History of Ascension

Ascension’s early history evolved through those colonial years when in the New World the Church of England was first established on Maryland’s shores in the late 17th Century.

In 1695, when Prince Georges County was created, the western half was designated as Piscataway Parish. In 1723 the Parish was divided and St. John’s Parish was begun. In 1726 another division took place and Prince Georges Parish was established. It embraced the District of Columbia, and the following counties: Frederick, Montgomery, Washington, Garrett, Allegheny and part of Carroll. It was 90 miles long. St. Paul’s Church (originally know as Rock Creek Church) was the Parish Church from 1726 to 1830 when Christ Church, Rockville was designated the parish Church of Prince Georges Parish.

In 1880 the Vestry of Christ Church appointed a committee to build a chapel in Gaithersburg. Members of the committee were Judge David Griffith, G. Fenton Snouffer, Henry Miller and J. Sprigg Poole (who donated the stained glass window in memory of his mother, Rebecca Poole). The ground for the church was donated by a brother and sister, John T. and Sarah Ann DeSellum, whose farm, Summit Hall, lay south of the spot on which the church was built. The Chapel, which is a meeting house style of architecture, was completed in 1882, and was the beginning of Ascension Chapel.

The activity in the Chapel seemed to have had a rather slow start – with the first recorded service of confirmation conducted by the Rt. Rev. Dr. Perry, Bishop of Iowa, in 1884. The next recorded service was not until 1885 when the Rt. Rev. Dr. William Paret consecrated the Chapel and
held another confirmation service.

In 1953 J. Stewart Labat was appointed Curate at Christ Church with responsibility for the Chapel in Gaithersburg. In 1955 the congregation voted to separate Ascension from Christ Church and become a Diocesan Mission. Mr. Labat stayed on as Vicar of Ascension and in 1956 he also became Rector of St. Bartholomew’s, Laytonsville.

Since that time, Ascension has seen several “firsts”:

  • In 1965, when Ascension Chapel became a parish church, the Rev. Harry B. Dalzell, who had been Vicar since 1957, became its first Rector and served until 1974.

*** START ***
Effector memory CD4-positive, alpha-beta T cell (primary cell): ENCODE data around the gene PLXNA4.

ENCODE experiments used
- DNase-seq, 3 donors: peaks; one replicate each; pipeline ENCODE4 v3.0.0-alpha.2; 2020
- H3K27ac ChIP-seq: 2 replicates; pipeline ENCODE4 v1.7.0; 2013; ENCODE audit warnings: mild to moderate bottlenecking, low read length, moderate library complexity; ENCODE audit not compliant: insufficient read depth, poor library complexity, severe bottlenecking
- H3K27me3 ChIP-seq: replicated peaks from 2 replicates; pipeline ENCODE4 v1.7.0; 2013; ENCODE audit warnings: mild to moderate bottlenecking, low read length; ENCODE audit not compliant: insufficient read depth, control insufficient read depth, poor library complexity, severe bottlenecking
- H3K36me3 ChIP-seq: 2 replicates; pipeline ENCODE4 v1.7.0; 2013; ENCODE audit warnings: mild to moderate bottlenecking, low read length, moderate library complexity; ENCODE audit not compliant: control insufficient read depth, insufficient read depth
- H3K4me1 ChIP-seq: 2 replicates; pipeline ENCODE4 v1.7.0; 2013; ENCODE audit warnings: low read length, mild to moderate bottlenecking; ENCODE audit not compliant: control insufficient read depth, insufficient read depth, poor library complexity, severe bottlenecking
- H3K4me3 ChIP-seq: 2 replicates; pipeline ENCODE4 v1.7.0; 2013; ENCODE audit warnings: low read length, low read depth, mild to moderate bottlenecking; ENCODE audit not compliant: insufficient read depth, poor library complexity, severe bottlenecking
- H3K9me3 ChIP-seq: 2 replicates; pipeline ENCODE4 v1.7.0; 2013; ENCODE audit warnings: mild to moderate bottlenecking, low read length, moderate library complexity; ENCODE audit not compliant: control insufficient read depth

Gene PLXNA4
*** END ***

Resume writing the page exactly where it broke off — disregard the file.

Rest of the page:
• From 1972 until 1974 Jay Alan Hobbs was the First Curate under the Diocesan Parish Internship Program.
  • The Rev. Hobbs was the first Episcopal priest to be ordained in Gaithersburg in February 1973.
  • The Rev. John Rabb, also under the Diocesan Internship Program, served as the first assistant Rector from 1976 until 1979, becoming Priest-in-Charge following the death of the Rev. Dalzell. Rev. Rabb later became Suffragan Bishop of Maryland in 1998.
  • The Rev. Carole A. Crumley, the first woman priest to serve Ascension was Interim Priest until the arrival of the Rev. – William Smalley in September, 1980.
  • The Rev. Smalley served as Rector until 1989, when he was consecrated Bishop of Kansas.
  • The Rev. David Rider was interim rector from 1990-1991 when the Rev. Joseph M. Clark was elected Rector.

Meanwhile, the Gaithersburg area was growing rapidly, and Ascension Chapel was also growing in membership.

In 1971, the interior of the church was remodeled to provide more space and to expedite communion. The altar was moved forward from its original position against the wall under the window to the center chancel. The organ was moved from its place in front of the nave behind the altar. The choir loft was built and paneling put in. The choir pews, which had been on both sides of the front of the nave toward the center aisle were removed and pews, which had come from the Silver Spring Hebrew Congregation, via the Old George Lutheran Church were installed with new kneelers. The new altar was put in to extend the width of the nave instead of being the width chancel. The rail now accommodated 17 communicants instead of seven.

Over the years the number of Sunday services were gradually increased from one to three. Finally in 1982 the congregation moved into a new and larger facility that was built on the lot adjacent to the Chapel. The Chapel interior was subdivided into offices to accommodate the Rector and growing office staff.

The Church of the Ascension continued its rapid growth in membership. Sunday School classrooms and administration facilities were desperately needed, and in 1992 a new wing with classrooms and office space added to the new facilities. The Parish office moved out of the Chapel into the new office space in 1999.

Ascension Chapel, now over 100 years old, was in need of extensive repairs. The foundation was beginning to crumble and the entire building had a definite list to one side and was in danger of collapse. Additionally, there was considerable termite damage. A major overhaul was necessary if this Gaithersburg landmark was to be saved.

After major repairs, the Chapel was put back into service in 2003. A new foundation was built. The interior was gutted and new insulation, wails and flooring were installed. The siding of the Chapel was replaced and new wiring, plumbing, heating and air-conditioning added. The Chapel has now been converted back into a place of worship. The old altar and communion rail, which were saved from the original Chapel have been reinstalled. Instead of pews, individual chairs have been used so that they may be placed in different configurations, as desired.

The Church of the Ascension is grateful for the many generations of faithful people who have worshiped in this space and preserved it for future generations. We welcome anyone who seeks a closer relationship with God to join us for worship in this historic space, or in our main sanctuary.